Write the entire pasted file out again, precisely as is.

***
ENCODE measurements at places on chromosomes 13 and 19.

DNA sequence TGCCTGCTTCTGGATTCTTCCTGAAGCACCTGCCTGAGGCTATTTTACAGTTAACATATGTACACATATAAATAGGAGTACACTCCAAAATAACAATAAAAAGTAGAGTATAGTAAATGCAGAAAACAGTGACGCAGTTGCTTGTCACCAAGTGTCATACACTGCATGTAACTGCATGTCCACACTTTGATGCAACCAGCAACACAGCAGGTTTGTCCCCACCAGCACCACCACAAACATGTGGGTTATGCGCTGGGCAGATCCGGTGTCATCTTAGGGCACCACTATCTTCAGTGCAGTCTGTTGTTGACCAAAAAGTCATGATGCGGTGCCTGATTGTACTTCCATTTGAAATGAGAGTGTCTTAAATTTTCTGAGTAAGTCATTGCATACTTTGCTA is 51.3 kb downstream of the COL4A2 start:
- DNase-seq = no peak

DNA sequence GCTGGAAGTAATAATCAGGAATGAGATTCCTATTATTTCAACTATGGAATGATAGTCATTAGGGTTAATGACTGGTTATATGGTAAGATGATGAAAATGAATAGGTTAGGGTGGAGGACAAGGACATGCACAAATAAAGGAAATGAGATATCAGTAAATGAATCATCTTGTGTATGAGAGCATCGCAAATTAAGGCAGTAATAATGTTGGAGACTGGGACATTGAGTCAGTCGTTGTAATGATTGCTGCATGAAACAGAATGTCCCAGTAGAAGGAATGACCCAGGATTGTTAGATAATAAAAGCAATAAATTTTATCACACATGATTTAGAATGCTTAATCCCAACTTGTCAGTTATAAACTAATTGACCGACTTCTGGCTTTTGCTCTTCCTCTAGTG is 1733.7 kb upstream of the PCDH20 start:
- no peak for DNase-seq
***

ENCODE measurements at places on chromosomes 13 and 19.

DNA sequence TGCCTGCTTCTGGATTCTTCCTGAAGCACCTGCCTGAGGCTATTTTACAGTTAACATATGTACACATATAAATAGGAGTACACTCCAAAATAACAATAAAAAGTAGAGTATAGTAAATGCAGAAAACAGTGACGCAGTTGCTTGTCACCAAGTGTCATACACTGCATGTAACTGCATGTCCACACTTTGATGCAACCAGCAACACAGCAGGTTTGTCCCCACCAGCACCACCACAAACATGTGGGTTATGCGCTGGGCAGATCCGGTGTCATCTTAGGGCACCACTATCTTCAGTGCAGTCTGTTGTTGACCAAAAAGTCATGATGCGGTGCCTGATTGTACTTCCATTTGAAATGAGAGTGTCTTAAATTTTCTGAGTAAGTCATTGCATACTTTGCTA is 51.3 kb downstream of the COL4A2 start:
- DNase-seq = no peak

DNA sequence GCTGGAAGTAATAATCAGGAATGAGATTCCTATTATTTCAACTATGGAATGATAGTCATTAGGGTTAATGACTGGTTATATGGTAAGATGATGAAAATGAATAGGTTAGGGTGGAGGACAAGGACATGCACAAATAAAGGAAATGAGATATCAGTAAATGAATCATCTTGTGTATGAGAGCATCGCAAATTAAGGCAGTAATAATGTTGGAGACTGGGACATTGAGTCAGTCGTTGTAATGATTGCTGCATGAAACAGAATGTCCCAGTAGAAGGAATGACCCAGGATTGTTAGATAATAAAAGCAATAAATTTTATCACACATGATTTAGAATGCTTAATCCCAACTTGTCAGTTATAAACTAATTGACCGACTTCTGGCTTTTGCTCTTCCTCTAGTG is 1733.7 kb upstream of the PCDH20 start:
- no peak for DNase-seq